The Anti-Incumbency Essays a Role in Issuing Tickets for Contesting Elections!

  • The country is quite aware of how elections to democratic institutions are carried out. People interested in political activities around the country would be fascinated in understanding how the leadership of every party goes about handling the entire process but largely focuses on returning/assuming power.  One of the most crucial aspects of the election process is to identify the winning candidates for different levels of constitutional positions.  Ideally speaking, the winnability quotient of a candidate should be the sole criterion to issue a ticket to fight any election.  However, the Indian political scenario is unique in that, the caste equation and other aspects essays an extremely crucial role in determining who eventually contests the election.


  • However, there are exceptions to this often-practiced norm when a party like the Bharatiya Janata Party traverses a different path altogether. The reason is the strong leadership at the top that ensures such moves are diligently followed without too much of a murmur.  That cannot be said about other parties though.  Thus, a standout feature of the BJP’s approach to elections is its clinical analysis of the winnability prospects of sitting legislators.  Take for instance the BJP dropping over 30 sitting MLAs in Gujarat as well as repeating only 149 of 312 UP MLAs this year from the 2017 victory.  This move has unnerved Karnataka legislators who will be facing the election next year.  Indeed, this is good practice and should be followed by other parties too.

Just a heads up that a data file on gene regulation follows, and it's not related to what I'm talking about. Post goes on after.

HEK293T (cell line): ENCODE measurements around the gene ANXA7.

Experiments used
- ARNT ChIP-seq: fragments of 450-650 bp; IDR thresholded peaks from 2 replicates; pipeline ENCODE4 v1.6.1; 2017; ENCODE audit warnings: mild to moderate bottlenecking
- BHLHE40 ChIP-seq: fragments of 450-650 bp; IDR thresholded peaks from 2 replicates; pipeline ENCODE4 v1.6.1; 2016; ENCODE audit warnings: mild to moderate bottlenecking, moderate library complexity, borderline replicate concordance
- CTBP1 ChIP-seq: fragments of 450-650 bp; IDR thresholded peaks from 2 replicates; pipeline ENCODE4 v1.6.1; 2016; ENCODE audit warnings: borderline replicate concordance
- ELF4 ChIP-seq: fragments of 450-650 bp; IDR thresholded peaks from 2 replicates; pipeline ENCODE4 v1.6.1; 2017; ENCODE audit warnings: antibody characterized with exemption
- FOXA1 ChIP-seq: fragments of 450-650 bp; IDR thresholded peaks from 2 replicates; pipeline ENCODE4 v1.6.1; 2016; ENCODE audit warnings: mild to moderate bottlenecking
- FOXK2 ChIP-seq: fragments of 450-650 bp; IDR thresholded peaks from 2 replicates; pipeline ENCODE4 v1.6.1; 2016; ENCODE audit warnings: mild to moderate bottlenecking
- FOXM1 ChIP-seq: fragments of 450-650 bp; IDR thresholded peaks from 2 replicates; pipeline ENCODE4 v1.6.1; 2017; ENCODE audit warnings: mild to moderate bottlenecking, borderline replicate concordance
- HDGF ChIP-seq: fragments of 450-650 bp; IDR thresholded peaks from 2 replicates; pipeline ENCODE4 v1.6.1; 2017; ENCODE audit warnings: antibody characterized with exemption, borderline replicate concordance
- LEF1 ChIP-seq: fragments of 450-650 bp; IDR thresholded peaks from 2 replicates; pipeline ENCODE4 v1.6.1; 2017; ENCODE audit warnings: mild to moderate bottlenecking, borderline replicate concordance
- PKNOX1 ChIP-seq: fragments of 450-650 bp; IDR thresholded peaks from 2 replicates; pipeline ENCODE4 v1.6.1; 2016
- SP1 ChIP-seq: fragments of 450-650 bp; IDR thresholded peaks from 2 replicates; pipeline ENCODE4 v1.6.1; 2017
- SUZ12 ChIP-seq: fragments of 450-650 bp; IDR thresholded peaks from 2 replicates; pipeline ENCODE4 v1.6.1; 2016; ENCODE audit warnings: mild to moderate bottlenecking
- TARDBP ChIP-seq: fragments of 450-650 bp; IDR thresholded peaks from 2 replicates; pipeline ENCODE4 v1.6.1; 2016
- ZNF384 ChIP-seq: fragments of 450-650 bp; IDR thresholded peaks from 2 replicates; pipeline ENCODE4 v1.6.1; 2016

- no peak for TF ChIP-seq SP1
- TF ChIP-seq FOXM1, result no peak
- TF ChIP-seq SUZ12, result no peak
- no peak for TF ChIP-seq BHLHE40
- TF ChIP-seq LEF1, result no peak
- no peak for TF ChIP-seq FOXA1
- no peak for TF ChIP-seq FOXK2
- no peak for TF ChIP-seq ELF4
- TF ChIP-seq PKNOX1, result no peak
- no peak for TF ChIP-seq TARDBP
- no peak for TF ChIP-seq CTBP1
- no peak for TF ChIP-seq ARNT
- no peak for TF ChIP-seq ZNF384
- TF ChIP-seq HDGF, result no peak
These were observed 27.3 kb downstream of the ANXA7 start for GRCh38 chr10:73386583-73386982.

• We know many MLAs are poor performers and since they contest on a party symbol, the party owes accountability to voters to not field the same candidate again. It also helps distance the party from local anti-incumbency against the candidate. But dynasty and nepotism are common factors in Indian politics that cannot be wished away. However, parties with strong leadership are generally able to pull this off. In 2021, CPM had dropped 38 sitting MLAs in Kerala.  In 2020, AAP dropped 15 Delhi MLAs. Congress, in contrast, generally rewards its legislative contingents with repeat tickets.  Its fear of rebellions is manifold higher: Congress’s big leaders are unable to deliver votes unlike BJP in the Modi era, and so MLAs have greater bargaining power.


  • Demanding accountability from MLAs is worth institutionalizing. Parties should compile reports or ask representatives to furnish reports on MLA-LAD scheme fund utilization, participation in the district planning committee, and other local body meetings, influence on legislative business, and various developmental outcomes in their constituency. Some parties also do constituency surveys. Inarguably, Indian parties could certainly do with more professionalism and better appraisal systems.  Awarding tickets to qualified individuals serves the party and the country better.  Did someone mention this could also induce better-qualified citizens to join politics? It’s too farstretched as of now.  Maybe, a few years down the line.  No harm in hoping, you see.